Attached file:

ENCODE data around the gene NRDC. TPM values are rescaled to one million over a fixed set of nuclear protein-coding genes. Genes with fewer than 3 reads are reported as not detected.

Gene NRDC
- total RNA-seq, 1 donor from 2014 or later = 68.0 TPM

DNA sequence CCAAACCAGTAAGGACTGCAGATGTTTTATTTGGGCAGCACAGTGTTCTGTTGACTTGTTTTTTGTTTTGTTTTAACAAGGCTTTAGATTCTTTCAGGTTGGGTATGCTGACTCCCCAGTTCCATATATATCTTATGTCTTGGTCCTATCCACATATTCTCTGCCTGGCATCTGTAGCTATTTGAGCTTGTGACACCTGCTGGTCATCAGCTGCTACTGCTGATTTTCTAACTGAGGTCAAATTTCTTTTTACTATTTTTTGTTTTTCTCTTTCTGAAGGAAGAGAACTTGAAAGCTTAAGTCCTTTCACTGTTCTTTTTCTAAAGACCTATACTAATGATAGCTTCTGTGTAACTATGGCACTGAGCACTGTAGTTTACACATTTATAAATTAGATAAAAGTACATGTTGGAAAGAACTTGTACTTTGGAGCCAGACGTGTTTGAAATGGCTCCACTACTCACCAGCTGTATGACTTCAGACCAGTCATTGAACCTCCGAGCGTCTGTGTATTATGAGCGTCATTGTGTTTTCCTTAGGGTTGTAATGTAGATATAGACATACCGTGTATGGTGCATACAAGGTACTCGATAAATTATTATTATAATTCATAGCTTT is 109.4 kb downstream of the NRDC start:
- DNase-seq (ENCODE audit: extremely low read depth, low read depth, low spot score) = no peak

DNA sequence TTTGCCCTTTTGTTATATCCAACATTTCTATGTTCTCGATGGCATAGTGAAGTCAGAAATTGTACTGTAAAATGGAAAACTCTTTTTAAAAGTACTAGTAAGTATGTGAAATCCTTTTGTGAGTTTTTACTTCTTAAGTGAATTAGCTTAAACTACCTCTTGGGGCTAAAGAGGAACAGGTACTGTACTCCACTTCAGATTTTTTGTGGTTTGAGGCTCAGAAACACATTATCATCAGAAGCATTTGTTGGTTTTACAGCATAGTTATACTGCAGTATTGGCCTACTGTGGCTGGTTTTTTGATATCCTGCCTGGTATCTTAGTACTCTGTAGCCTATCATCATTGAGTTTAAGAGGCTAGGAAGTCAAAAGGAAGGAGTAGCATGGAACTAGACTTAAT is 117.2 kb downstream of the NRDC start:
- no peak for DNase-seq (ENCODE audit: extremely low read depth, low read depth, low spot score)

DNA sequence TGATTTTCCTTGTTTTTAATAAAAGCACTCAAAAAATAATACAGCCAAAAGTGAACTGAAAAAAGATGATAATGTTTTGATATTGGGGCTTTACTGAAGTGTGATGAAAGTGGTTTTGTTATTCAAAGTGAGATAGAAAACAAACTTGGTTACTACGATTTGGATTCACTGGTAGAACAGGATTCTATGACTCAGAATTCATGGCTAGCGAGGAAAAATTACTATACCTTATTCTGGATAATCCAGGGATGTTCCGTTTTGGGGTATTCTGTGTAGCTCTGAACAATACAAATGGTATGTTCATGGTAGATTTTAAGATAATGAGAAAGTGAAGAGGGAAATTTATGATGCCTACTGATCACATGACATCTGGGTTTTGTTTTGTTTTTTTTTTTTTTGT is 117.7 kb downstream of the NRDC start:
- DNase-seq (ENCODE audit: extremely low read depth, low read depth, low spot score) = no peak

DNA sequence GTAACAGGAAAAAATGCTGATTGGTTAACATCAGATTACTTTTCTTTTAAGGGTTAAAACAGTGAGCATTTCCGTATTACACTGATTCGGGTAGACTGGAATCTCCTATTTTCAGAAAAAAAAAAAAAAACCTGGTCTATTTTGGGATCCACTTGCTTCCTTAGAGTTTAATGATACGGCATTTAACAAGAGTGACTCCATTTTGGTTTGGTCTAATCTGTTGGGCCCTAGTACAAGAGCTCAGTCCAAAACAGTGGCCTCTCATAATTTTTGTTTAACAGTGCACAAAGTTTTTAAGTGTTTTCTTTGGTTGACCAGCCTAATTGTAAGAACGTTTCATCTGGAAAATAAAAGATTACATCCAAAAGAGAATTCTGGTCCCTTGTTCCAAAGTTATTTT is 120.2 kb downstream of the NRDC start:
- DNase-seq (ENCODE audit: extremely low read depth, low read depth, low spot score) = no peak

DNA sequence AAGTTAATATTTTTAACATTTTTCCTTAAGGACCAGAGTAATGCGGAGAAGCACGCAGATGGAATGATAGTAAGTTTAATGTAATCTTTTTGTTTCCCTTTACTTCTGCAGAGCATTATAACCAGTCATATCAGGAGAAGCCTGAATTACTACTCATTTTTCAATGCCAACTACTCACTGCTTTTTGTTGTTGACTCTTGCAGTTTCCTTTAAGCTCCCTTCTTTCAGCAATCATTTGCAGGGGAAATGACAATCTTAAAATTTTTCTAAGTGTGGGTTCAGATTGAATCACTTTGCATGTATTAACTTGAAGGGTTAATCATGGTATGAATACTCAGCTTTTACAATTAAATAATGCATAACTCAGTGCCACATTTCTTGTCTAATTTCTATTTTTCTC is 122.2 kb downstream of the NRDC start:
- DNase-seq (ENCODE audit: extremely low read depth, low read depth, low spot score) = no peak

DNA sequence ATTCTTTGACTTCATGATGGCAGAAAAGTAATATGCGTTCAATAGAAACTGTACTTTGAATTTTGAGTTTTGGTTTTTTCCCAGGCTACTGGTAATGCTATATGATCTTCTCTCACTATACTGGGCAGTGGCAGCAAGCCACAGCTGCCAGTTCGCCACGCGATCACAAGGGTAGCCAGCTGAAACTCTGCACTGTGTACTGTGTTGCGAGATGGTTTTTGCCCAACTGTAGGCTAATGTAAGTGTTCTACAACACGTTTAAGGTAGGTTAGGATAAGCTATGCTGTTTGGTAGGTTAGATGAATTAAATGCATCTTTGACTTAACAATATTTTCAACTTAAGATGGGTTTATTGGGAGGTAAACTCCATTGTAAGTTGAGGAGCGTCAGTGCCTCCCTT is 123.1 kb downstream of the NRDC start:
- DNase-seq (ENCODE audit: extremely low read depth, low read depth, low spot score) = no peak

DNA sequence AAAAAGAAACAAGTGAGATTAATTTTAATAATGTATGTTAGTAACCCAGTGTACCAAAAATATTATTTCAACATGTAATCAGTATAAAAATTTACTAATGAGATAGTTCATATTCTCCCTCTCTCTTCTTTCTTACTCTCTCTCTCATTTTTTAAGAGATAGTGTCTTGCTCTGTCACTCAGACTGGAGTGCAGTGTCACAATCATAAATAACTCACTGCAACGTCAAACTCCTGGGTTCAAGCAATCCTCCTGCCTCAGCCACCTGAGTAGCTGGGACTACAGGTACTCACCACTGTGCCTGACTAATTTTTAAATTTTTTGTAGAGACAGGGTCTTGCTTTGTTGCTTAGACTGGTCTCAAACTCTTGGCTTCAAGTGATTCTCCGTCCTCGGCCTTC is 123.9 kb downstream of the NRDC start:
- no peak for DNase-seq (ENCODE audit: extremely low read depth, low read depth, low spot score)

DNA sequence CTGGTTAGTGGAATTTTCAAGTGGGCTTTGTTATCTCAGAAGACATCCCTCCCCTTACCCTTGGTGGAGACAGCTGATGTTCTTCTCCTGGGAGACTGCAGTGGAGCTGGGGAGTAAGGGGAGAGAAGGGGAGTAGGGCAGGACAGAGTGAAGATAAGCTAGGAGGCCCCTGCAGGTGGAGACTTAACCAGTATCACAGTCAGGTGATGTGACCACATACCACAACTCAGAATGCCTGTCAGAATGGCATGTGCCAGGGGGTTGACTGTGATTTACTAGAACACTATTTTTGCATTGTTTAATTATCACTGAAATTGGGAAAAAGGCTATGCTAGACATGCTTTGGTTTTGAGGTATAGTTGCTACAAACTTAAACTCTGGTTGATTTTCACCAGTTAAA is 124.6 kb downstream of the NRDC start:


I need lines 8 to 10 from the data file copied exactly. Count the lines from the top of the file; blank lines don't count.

DNA sequence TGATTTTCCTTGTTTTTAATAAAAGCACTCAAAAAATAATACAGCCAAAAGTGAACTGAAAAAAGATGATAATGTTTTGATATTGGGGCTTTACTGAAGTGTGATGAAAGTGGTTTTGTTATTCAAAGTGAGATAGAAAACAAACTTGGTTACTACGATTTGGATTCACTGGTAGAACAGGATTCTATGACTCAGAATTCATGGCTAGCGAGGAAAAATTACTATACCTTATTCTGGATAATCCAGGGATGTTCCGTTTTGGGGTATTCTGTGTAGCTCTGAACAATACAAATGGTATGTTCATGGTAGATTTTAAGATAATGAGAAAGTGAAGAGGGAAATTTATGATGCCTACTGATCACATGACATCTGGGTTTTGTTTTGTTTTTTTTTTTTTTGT is 117.7 kb downstream of the NRDC start:
- DNase-seq (ENCODE audit: extremely low read depth, low read depth, low spot score) = no peak

DNA sequence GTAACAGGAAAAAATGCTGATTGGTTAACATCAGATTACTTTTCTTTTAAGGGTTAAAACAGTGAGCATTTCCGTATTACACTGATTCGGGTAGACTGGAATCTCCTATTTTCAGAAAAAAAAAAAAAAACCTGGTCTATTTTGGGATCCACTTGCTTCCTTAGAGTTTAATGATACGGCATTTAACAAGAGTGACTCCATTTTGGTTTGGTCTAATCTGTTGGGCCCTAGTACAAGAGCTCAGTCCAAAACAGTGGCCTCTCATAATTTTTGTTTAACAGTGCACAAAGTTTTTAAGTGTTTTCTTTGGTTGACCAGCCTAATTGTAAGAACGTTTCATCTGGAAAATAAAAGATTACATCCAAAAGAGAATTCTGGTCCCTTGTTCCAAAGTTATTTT is 120.2 kb downstream of the NRDC start: